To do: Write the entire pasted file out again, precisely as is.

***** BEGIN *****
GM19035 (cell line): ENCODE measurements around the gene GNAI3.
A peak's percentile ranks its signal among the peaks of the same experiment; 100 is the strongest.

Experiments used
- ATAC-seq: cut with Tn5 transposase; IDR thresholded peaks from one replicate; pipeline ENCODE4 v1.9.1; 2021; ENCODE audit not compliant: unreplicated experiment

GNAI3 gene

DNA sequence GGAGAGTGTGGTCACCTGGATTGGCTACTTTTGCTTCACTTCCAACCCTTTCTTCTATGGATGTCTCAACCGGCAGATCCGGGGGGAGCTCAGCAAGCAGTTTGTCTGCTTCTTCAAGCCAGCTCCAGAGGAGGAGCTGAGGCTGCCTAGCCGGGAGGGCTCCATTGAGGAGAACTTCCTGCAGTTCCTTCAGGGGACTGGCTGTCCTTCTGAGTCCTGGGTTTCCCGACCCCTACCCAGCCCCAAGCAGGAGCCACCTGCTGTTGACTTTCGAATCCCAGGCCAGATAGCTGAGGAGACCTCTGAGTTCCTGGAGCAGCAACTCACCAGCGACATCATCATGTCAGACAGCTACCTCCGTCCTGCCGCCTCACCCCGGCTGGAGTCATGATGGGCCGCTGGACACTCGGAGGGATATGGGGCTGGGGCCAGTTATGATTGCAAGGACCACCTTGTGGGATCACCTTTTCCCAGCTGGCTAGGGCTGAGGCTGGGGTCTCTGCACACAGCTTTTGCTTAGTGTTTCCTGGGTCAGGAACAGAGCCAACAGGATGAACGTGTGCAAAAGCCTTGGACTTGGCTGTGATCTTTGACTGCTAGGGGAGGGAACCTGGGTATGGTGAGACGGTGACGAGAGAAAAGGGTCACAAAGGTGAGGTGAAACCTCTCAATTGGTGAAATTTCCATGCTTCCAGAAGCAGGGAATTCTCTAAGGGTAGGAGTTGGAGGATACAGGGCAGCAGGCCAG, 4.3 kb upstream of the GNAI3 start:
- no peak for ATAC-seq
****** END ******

GM19035 (cell line): ENCODE measurements around the gene GNAI3.
A peak's percentile ranks its signal among the peaks of the same experiment; 100 is the strongest.

Experiments used
- ATAC-seq: cut with Tn5 transposase; IDR thresholded peaks from one replicate; pipeline ENCODE4 v1.9.1; 2021; ENCODE audit not compliant: unreplicated experiment

GNAI3 gene

DNA sequence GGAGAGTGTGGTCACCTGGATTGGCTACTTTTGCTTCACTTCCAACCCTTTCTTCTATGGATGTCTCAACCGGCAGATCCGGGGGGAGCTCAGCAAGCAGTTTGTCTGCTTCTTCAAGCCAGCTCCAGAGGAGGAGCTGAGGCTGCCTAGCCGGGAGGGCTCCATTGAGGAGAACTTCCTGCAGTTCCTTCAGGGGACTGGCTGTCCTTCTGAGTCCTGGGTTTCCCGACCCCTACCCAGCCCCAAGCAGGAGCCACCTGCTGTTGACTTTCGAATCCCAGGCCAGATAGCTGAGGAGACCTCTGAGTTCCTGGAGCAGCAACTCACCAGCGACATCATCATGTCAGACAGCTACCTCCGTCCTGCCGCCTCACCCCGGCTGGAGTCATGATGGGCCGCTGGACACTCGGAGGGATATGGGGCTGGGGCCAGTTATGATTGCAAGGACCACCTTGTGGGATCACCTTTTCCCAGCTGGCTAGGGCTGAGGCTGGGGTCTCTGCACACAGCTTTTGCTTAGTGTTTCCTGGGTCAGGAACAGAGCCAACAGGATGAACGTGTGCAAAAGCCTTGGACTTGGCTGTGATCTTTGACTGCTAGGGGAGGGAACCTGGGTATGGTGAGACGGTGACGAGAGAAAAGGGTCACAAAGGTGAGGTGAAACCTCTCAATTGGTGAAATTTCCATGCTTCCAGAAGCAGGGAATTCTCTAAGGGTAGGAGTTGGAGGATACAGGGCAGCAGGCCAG, 4.3 kb upstream of the GNAI3 start:
- no peak for ATAC-seq